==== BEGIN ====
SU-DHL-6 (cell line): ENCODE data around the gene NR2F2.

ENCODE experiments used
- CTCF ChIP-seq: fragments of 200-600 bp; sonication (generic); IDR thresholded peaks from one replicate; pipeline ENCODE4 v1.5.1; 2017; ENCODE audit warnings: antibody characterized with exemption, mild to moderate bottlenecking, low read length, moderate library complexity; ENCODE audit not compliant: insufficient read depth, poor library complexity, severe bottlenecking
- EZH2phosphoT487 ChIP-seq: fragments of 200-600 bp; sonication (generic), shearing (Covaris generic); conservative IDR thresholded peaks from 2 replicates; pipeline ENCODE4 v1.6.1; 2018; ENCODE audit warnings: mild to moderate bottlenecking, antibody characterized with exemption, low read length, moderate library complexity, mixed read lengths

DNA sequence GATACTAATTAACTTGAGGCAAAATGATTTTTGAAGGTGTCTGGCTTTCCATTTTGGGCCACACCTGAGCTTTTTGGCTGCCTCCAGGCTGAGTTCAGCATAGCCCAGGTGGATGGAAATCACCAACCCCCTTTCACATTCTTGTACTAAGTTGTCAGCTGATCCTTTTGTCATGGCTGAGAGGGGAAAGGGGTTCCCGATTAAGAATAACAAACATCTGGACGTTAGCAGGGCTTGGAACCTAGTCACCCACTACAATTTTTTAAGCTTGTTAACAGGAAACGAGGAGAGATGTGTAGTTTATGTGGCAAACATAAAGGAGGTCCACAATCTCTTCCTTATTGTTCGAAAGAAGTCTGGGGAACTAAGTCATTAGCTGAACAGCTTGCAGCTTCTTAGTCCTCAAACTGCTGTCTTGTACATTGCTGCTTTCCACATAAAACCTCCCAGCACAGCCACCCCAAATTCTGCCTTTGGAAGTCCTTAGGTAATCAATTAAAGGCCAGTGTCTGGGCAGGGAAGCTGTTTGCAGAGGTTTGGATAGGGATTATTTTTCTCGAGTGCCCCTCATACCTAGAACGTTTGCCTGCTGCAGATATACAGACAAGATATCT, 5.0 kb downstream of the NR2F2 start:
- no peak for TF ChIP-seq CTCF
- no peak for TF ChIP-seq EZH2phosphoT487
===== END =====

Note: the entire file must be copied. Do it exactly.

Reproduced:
SU-DHL-6 (cell line): ENCODE data around the gene NR2F2.

ENCODE experiments used
- CTCF ChIP-seq: fragments of 200-600 bp; sonication (generic); IDR thresholded peaks from one replicate; pipeline ENCODE4 v1.5.1; 2017; ENCODE audit warnings: antibody characterized with exemption, mild to moderate bottlenecking, low read length, moderate library complexity; ENCODE audit not compliant: insufficient read depth, poor library complexity, severe bottlenecking
- EZH2phosphoT487 ChIP-seq: fragments of 200-600 bp; sonication (generic), shearing (Covaris generic); conservative IDR thresholded peaks from 2 replicates; pipeline ENCODE4 v1.6.1; 2018; ENCODE audit warnings: mild to moderate bottlenecking, antibody characterized with exemption, low read length, moderate library complexity, mixed read lengths

DNA sequence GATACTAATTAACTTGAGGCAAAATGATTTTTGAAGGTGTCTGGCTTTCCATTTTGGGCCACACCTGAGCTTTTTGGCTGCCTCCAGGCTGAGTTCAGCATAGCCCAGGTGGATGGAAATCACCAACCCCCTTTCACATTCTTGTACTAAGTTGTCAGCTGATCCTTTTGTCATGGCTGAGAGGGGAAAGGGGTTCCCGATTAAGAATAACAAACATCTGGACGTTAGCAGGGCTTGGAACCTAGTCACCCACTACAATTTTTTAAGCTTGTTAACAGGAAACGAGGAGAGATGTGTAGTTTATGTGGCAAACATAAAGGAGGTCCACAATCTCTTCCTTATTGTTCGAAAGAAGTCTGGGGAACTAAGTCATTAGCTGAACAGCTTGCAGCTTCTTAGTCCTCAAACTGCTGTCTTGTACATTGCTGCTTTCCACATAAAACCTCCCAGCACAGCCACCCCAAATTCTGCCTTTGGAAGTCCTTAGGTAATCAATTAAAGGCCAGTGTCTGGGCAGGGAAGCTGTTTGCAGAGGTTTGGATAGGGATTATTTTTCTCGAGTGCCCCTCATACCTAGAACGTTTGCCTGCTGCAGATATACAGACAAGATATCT, 5.0 kb downstream of the NR2F2 start:
- no peak for TF ChIP-seq CTCF
- no peak for TF ChIP-seq EZH2phosphoT487